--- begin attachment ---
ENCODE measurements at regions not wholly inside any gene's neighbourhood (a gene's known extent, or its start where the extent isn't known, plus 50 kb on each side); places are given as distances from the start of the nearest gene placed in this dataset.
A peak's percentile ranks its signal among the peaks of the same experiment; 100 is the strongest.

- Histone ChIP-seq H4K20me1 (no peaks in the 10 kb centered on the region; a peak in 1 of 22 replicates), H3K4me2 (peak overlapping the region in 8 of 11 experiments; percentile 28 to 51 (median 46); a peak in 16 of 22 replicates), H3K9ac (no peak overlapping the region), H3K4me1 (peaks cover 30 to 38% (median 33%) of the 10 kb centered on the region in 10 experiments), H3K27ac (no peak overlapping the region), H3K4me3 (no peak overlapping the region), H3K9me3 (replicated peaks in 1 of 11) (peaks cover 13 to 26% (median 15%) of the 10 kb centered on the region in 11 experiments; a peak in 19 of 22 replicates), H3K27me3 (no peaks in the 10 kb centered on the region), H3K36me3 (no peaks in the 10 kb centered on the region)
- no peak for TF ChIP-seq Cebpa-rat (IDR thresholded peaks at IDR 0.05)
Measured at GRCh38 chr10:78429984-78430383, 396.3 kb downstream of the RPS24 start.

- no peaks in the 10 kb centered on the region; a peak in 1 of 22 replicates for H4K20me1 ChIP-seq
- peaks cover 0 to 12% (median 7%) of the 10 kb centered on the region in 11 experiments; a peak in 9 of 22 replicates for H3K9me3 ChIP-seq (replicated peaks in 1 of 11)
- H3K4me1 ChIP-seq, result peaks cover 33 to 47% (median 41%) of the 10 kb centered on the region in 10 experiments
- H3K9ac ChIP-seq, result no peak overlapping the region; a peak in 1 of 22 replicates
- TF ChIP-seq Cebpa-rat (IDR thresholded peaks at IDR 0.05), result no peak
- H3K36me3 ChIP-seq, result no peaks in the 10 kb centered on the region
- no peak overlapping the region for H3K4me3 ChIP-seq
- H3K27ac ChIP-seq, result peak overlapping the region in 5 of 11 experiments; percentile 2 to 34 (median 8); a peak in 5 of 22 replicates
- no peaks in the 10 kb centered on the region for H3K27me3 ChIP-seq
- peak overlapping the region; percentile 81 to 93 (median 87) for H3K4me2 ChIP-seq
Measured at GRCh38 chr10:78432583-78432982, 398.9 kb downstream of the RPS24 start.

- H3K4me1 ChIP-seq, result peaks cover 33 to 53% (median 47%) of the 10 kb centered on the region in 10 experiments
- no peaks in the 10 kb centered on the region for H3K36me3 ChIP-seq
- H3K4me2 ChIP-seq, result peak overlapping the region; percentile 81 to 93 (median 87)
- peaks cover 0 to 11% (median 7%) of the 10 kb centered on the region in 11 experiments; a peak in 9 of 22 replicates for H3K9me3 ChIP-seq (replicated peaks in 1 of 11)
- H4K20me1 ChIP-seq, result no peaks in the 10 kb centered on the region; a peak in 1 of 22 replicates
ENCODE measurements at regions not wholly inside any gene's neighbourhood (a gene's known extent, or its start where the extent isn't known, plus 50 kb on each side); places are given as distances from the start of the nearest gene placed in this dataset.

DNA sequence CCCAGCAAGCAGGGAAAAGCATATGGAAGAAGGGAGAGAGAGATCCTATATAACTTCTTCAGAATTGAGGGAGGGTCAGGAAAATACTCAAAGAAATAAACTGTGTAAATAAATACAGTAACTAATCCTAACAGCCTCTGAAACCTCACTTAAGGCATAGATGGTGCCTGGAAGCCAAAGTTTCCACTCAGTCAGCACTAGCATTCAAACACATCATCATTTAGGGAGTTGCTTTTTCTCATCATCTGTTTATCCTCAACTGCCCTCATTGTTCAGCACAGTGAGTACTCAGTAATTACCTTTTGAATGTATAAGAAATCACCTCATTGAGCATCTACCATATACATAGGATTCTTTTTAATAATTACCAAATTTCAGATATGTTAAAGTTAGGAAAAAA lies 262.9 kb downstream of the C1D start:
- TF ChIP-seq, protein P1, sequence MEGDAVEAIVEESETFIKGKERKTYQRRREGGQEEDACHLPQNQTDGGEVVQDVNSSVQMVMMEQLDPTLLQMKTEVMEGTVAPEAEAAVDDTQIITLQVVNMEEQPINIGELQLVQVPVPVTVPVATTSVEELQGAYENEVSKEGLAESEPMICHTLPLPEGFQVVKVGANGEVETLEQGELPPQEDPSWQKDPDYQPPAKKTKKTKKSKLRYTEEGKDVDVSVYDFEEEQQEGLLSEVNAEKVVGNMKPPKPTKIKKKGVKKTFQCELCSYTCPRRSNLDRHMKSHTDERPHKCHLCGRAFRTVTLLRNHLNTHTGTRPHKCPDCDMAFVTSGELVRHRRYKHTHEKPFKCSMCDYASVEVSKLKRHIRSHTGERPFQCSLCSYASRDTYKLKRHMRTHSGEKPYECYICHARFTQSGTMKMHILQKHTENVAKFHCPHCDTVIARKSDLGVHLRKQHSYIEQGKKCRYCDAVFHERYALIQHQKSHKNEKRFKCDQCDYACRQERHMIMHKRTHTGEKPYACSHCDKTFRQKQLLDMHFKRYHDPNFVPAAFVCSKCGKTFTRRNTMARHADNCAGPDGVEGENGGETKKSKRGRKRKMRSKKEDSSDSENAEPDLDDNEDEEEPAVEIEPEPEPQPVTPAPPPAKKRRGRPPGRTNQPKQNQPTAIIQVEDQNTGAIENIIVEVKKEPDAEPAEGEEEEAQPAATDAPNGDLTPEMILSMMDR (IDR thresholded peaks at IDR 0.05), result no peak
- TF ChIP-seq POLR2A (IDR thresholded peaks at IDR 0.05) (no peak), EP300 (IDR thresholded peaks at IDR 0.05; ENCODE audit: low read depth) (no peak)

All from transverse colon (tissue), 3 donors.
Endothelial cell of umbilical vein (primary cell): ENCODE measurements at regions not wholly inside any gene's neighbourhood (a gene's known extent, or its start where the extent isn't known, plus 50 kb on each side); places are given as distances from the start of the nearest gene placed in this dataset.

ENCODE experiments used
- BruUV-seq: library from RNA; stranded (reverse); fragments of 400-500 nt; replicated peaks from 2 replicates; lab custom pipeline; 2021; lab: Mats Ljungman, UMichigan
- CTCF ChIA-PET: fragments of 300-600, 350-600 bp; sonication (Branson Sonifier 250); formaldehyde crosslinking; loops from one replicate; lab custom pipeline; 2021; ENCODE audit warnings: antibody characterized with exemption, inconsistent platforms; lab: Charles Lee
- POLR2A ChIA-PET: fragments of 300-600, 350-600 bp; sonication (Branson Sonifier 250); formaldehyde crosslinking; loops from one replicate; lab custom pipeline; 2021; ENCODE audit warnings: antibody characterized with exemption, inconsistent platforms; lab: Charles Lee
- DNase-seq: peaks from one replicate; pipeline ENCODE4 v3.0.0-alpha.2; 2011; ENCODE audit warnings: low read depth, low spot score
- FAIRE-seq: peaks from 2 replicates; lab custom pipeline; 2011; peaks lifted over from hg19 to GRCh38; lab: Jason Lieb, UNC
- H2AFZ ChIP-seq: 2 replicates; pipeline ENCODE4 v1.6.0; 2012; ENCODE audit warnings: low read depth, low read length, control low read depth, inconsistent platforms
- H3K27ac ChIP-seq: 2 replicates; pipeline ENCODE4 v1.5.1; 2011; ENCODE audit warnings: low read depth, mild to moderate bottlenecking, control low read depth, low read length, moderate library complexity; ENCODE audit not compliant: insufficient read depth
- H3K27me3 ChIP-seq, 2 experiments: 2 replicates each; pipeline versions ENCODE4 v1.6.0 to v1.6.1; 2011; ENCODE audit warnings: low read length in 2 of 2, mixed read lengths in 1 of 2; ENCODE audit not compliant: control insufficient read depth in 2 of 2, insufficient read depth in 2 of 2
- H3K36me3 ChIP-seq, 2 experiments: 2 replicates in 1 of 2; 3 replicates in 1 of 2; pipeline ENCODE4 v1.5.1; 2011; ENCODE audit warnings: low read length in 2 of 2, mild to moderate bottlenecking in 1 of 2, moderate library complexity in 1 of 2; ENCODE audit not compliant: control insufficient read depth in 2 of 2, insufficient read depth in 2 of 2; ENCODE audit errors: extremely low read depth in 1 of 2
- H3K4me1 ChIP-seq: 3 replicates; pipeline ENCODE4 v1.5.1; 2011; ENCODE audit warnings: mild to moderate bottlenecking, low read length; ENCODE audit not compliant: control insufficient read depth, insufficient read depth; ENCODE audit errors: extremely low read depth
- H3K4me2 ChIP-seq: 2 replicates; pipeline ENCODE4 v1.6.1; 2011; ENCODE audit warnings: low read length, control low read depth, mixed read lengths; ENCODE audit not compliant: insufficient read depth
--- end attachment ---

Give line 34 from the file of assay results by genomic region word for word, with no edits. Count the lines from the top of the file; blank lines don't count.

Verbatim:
- H2AFZ ChIP-seq: 2 replicates; pipeline ENCODE4 v1.6.0; 2012; ENCODE audit warnings: low read depth, low read length, control low read depth, inconsistent platforms